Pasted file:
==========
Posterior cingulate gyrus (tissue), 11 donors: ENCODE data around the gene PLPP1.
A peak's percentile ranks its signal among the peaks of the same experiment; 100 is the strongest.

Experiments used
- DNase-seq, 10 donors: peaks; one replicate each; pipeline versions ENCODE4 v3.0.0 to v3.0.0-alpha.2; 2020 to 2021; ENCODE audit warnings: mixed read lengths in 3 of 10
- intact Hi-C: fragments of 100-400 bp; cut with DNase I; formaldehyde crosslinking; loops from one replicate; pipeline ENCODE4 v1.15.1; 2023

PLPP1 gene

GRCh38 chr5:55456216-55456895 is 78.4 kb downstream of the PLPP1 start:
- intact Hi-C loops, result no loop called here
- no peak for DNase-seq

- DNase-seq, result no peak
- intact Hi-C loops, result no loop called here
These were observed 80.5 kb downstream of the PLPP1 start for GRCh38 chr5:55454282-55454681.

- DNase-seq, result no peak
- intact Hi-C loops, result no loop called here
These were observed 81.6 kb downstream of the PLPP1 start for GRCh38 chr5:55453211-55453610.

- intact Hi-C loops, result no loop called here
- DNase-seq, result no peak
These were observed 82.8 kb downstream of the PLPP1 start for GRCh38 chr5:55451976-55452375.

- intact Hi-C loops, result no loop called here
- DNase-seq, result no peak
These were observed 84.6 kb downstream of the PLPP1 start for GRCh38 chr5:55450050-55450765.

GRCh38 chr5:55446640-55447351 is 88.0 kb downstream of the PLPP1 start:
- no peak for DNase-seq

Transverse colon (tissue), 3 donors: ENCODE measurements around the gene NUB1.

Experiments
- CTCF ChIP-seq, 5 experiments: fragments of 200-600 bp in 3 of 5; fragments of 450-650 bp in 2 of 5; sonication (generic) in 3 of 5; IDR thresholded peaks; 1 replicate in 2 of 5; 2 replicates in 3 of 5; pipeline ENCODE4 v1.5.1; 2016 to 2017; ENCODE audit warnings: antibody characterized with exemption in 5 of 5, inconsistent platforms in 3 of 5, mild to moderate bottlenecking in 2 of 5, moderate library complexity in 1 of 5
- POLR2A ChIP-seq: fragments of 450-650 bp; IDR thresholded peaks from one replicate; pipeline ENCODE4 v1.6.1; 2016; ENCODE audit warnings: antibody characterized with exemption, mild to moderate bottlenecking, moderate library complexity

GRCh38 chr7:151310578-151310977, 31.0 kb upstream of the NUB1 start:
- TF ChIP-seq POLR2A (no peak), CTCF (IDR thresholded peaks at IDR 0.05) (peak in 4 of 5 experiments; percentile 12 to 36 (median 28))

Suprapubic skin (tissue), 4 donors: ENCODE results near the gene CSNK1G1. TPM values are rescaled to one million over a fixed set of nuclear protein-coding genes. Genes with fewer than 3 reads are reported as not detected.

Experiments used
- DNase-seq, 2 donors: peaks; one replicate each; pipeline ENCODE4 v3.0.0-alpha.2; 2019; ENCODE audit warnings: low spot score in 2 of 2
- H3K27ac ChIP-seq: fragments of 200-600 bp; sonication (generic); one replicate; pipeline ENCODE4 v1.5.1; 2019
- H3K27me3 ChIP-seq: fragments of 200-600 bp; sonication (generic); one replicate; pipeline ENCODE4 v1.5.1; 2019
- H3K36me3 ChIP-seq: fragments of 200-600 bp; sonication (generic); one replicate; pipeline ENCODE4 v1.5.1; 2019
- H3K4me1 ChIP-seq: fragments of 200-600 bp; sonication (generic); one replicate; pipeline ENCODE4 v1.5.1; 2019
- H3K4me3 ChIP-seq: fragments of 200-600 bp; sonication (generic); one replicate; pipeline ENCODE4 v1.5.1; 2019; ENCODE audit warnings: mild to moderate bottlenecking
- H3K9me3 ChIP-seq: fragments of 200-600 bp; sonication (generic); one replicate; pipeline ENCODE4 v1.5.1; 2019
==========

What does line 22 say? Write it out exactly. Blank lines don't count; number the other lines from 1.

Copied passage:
GRCh38 chr5:55446640-55447351 is 88.0 kb downstream of the PLPP1 start: